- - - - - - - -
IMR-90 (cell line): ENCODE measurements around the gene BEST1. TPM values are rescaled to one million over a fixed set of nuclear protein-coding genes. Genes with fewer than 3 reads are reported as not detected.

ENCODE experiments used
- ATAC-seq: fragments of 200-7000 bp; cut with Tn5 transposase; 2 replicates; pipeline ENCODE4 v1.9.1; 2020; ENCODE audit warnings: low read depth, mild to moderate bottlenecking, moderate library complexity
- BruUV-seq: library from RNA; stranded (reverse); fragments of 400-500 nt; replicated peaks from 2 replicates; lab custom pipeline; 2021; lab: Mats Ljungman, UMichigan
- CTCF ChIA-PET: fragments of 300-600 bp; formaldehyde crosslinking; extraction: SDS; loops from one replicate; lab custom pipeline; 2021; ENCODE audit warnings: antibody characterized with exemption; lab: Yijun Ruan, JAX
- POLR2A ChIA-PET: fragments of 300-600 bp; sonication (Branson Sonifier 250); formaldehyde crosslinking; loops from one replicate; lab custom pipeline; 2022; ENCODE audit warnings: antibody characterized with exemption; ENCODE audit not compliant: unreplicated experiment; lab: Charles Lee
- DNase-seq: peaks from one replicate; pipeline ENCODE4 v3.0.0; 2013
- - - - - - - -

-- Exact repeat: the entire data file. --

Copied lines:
IMR-90 (cell line): ENCODE measurements around the gene BEST1. TPM values are rescaled to one million over a fixed set of nuclear protein-coding genes. Genes with fewer than 3 reads are reported as not detected.

ENCODE experiments used
- ATAC-seq: fragments of 200-7000 bp; cut with Tn5 transposase; 2 replicates; pipeline ENCODE4 v1.9.1; 2020; ENCODE audit warnings: low read depth, mild to moderate bottlenecking, moderate library complexity
- BruUV-seq: library from RNA; stranded (reverse); fragments of 400-500 nt; replicated peaks from 2 replicates; lab custom pipeline; 2021; lab: Mats Ljungman, UMichigan
- CTCF ChIA-PET: fragments of 300-600 bp; formaldehyde crosslinking; extraction: SDS; loops from one replicate; lab custom pipeline; 2021; ENCODE audit warnings: antibody characterized with exemption; lab: Yijun Ruan, JAX
- POLR2A ChIA-PET: fragments of 300-600 bp; sonication (Branson Sonifier 250); formaldehyde crosslinking; loops from one replicate; lab custom pipeline; 2022; ENCODE audit warnings: antibody characterized with exemption; ENCODE audit not compliant: unreplicated experiment; lab: Charles Lee
- DNase-seq: peaks from one replicate; pipeline ENCODE4 v3.0.0; 2013